I am working on a project with different reinforcement in x and y directions. This means that the stiffness is different. Which means that the moments will be distributed differently along the x and y (mx and my).
I have tried this in my linear analysis:
+PROG ASE urs:9 $ Linear Analysis
HEAD Calculation of forces and moments
PAGE UNII 0
CTRL OPT WARP VAL 0
$Modificer stivheder i x retning GRP2 NO 1 QEMX 0.5
ECHO MAT EXTR
So far i’ve found that the GRP2 and QEMX changes the stiffness, but is there anyway i can see if it has changed the elastic modulus? Or does the QEMX command work by just setting the stiffness in x to 50 (in this case with 0.5) % of the y direction?
Also, when i use ECHO MAT EXTR, where is this matrix printed to? i cant seem to find it in the result viewer.
GRP2-Definitions work only in the particular ASE-calculation and the only confirmation of these definitions is this particular ASE-protocol.
ECHO MAT shows only the regular overall-(AQUA)-MAT-values, not the possible group-related runtime-modifications.
But: what means “different reinforcement in x and y directions”? If you want to calculate with realistic/cracked stiffness of reinforced concrete, this is IMHO not a good approach.
As the use of QEMX is intended the example “steel_composite_orto.dat”.
Thanks for the answer. Im not sure i understand it though.
Instead of steel, its just a concrete beam. This beam is anisotropic, because of the reinforcement. How would you go about modelling that? The model, as is, distributes the bending moments equally in each direction. This is not correct. So i thought reducing stiffness in one direction would come closer to the actual behaviour of the beam.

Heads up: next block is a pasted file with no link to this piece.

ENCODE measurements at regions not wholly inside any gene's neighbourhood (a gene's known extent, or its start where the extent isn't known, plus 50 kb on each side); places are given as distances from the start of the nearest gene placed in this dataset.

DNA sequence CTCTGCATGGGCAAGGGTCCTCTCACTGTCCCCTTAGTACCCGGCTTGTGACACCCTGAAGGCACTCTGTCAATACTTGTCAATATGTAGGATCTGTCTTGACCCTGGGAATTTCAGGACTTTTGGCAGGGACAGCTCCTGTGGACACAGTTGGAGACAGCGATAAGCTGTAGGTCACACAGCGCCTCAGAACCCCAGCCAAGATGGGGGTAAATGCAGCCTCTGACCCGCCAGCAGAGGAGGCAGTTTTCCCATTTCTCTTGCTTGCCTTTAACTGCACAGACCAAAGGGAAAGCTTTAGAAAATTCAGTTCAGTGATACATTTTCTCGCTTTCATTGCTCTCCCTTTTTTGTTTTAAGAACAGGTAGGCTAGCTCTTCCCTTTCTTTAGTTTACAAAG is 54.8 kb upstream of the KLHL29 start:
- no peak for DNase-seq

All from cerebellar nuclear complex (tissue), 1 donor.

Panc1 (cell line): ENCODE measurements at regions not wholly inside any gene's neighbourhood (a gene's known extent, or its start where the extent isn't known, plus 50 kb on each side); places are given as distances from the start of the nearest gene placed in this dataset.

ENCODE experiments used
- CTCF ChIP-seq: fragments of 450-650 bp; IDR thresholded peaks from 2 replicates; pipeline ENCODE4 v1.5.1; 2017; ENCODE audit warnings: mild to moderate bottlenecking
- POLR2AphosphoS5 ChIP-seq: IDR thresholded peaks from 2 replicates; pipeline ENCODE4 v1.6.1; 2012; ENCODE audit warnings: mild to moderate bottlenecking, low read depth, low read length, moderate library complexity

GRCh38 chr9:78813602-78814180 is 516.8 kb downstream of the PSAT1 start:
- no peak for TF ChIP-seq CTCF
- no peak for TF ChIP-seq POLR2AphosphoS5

Stiffness-manipulation with GRP2 is mostly intended for mixed models (beam- and quadelements with (partial) doubled areas from beam-cross-sections und quads) with othogonal load-bearing-behaviour / orthogonal different design (beams longitudinal, quads transversal). This doubled areas/stiffness should then be corrected with GRP2.
If you don’t have such a mixed model, then it is IMHO not necessary to tricking the stiffness. Also not for anisotropic reinforcement, especially not for material-linear calculation.
(If you have anisotropic material like masonry, then you can simplified work with anisotrop quad-thickness (MSHA: QUAD tx ty txy td)).
In your case maybe a material-nonlinear analysis works better (a ASE-instance: “a2_nonlinear_slab.dat”).
Thanks for you answer.
For some reason, i cannot open/get acess to any of the .dat files from the manual.
I will check out MSHA: QUAD
I did a test with GRP2, and it seemed to work as i wanted it too for a 2D slab. When i reduce the stiffness x-direction, mx decreases, and my increases.
What is your reasoning for saying that it is not necessary to change stiffness?